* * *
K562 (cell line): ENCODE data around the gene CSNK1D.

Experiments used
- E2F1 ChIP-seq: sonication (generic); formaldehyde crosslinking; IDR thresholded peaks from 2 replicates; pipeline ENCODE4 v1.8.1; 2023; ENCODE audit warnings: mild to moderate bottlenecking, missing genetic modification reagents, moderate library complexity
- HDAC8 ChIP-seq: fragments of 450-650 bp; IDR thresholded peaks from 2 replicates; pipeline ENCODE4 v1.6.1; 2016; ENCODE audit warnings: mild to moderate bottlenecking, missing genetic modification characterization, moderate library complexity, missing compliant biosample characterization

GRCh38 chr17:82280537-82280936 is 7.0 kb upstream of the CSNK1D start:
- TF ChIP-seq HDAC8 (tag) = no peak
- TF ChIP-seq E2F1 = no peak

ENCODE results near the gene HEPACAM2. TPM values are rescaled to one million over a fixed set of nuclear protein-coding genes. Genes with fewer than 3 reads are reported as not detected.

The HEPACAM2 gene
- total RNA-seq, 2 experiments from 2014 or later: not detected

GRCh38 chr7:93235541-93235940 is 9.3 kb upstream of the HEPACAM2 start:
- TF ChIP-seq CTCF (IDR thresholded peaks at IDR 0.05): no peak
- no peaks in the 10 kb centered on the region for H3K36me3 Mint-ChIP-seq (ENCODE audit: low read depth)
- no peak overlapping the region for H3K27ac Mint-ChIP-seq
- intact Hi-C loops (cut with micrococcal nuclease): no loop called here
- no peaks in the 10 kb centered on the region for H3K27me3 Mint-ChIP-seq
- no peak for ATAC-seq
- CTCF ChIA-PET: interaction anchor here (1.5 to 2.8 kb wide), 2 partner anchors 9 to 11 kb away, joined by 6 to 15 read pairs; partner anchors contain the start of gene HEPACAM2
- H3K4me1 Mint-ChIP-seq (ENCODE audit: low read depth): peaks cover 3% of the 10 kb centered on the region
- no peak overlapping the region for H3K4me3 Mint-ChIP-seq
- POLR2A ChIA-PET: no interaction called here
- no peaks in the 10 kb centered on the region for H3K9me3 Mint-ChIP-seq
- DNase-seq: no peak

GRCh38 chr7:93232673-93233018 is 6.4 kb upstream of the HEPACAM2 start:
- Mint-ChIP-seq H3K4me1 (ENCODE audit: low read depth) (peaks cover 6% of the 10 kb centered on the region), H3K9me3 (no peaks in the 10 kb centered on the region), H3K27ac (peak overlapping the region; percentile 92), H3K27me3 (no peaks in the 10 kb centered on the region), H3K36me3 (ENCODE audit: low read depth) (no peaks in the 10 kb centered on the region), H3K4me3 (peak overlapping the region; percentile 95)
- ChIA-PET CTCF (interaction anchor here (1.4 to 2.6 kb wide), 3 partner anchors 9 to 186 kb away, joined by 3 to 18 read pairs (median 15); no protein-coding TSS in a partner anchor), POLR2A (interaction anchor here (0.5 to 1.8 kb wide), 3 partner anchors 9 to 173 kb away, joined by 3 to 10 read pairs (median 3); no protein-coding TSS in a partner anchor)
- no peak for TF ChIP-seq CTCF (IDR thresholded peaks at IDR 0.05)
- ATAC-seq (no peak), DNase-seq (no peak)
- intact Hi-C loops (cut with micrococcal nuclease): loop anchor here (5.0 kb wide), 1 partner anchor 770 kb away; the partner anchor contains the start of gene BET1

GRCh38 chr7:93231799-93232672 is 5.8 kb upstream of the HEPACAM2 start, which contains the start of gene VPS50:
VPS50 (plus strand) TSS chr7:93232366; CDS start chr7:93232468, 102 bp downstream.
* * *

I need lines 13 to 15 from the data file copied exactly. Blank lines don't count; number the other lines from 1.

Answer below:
- no peaks in the 10 kb centered on the region for H3K36me3 Mint-ChIP-seq (ENCODE audit: low read depth)
- no peak overlapping the region for H3K27ac Mint-ChIP-seq
- intact Hi-C loops (cut with micrococcal nuclease): no loop called here